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"This wine is too good for toast-drinking, my dear. You don’t want to mix emotions up with a wine like that. You lose the taste."
Ernest Hemmingway, American author, in "The Sun Also Rises"


The Mystique of the Cork

        Do you sniff the cork?

        I do -- sometimes.  It is something I saw other people doing when I was young and wondering what all this wine stuff was about.  There was always some scene from a movie in the back of my mind, a man in a restaurant nodding sagely as he sniffed the cork and swirled his glass before tasting, the sommelier waiting for approval.  I had no idea what he was sniffing or why he was swirling, but obviously that was what you did.  So I kept it in my mind, preparing to be suave when my moment came.

        Over the years, I found an occasion or two to act that out, but I always felt a little foolish, a bit of a fraud.  Was there supposed to be something here that I was just missing?  Wasn't there some great inside secret about the cork that I didn't know?  How did the people who did know find out?

        More years went by, and we started visiting wineries and going to wine-tastings.  Forty or fifty different people told me this or told me that.  Some said it was all an act.  Some said they could tell good wine from bad by sniffing the cork.  Some said they didn't really know why they were doing it, but it sure seemed like the thing to do and it looked cool.


        Why is all this important?  Because they might finally do away with corks, and I still won't know.


        These days, the use of the cork is under attack.  Corks tainted with Trichloroanisole (TCA) are blamed for spoiling 2-5% of all wine in the bottle, depending who is speaking.  TCA can introduce a smell or taste into the wine that is unpleasant and musty; there is no health hazzard in the tiny amounts found in wine, but a small amount can destroy all that makes a wine worth drinking.  Different people have different sensitivities, but most can detect it at about 5 parts per million, and very sensitive palates can detect it at less.  The taint can come from other sources (such as the wood of the barrel or even the wood in the storage rooms), but the cork is the usual source.  That is where the real meaning of the sniff came in: the host is supposed to determine if this wine is worthy to be served to his party.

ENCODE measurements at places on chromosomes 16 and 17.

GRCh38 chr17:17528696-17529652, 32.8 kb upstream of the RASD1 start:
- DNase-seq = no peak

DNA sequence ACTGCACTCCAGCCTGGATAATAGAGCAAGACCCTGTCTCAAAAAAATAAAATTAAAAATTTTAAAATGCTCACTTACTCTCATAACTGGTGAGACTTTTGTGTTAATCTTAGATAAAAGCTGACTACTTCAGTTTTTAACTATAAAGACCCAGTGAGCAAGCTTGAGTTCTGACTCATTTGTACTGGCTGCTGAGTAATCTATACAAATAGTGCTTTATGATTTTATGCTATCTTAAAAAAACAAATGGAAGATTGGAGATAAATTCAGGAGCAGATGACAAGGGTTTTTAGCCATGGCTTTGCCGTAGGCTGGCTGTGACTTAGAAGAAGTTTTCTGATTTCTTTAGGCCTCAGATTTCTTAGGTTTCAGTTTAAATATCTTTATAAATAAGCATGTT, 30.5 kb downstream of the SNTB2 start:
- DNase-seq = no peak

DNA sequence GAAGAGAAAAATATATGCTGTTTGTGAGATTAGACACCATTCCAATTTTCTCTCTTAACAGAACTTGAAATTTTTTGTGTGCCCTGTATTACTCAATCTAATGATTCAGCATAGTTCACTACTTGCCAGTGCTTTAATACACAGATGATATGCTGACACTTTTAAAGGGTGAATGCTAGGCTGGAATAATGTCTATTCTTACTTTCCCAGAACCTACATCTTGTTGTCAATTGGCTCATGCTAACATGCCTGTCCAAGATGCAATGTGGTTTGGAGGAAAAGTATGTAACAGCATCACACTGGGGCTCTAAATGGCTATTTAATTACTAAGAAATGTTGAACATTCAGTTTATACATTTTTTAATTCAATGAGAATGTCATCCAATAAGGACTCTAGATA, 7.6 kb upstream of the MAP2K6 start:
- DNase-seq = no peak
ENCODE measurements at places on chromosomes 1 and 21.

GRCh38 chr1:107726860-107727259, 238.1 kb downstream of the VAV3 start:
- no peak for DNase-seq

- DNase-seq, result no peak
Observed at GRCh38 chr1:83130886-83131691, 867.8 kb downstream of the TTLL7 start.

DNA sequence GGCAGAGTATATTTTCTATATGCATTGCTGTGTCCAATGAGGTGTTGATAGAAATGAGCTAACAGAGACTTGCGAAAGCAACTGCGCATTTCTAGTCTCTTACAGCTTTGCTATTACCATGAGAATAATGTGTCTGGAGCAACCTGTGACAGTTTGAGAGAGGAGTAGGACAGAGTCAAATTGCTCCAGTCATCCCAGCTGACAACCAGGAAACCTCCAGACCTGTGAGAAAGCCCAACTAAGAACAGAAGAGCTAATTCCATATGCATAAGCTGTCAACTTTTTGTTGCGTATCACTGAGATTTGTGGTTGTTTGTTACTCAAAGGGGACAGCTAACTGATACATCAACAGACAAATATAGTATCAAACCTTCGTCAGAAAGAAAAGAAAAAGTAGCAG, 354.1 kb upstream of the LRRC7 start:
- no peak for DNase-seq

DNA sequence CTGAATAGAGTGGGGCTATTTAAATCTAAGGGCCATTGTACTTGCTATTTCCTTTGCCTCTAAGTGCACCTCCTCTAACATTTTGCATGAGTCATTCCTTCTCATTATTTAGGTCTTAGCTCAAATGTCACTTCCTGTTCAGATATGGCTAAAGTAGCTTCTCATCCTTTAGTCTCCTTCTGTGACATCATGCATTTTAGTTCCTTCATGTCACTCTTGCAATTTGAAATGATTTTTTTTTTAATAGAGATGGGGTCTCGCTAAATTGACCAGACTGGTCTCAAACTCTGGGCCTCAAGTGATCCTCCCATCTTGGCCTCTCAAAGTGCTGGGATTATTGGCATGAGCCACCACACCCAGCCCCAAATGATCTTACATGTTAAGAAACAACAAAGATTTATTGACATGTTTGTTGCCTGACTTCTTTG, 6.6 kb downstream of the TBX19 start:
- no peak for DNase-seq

What businessman would want to produce a product where 2-5% of his production would go bad, if he could avoid it?  Particularly if they are selling you that $50 to $100 Cabernet you will find tainted 6 or 8 years down the road, they do not want unhappy customers -- and customers pouring tainted wine out are very unhappy!  So what can a winemaker do? 


        Enter the alternatives.  Synthetic corks.  "Technical" corks.  Just recently, I saw that a new glass cork was being introduced. The cork industry, challenger for the first time, is struggling for a solution.  And, of course, we have the screwcap.  The screwcap in particular seems to be gaining favor at the moment, with some boutique wineries and certain segments (like New Zealand) starting to switch heavily. 


        The problem is that people, particularly in this country, have come to consider wine with a screwcap inferior, associating it with inexpensive jug wine.  The romance and mystique of the bottle-opening ceremony is firmly established.  The pulling of the cork and presenting the bottle, the sniffing of the cork, just won't translate into a quick twist of the wrist and a metal cap tossed away.


        It might be better, but it will not be the same.  In general, current feeling seems to be that such alternatives to cork are fine for wines meant to be drunk in a short time, but the debate is still unresolved on how a screwcap or other closure will do on wines aged for ten years or more.  What goes on inside a wine bottle over those years is as murky as the dregs in the bottom of an old red, and even talented winemakers are not in agreement over it.  Some of those bottles are lying in cellars now, waiting for the fullness of time to tell us how the first wave fares.  Check back in ten years or so for the verdict on wines such as Plumpjack, which actually charged less per bottle for the corked lot of a vintage than for the screwcap closure bottles.


        That is the future.  There will still be many, many bottles sealed with corks over the next few years.  And I intend to enjoy pulling and sniffing corks as long as I can.

 Last modified: August 07, 2007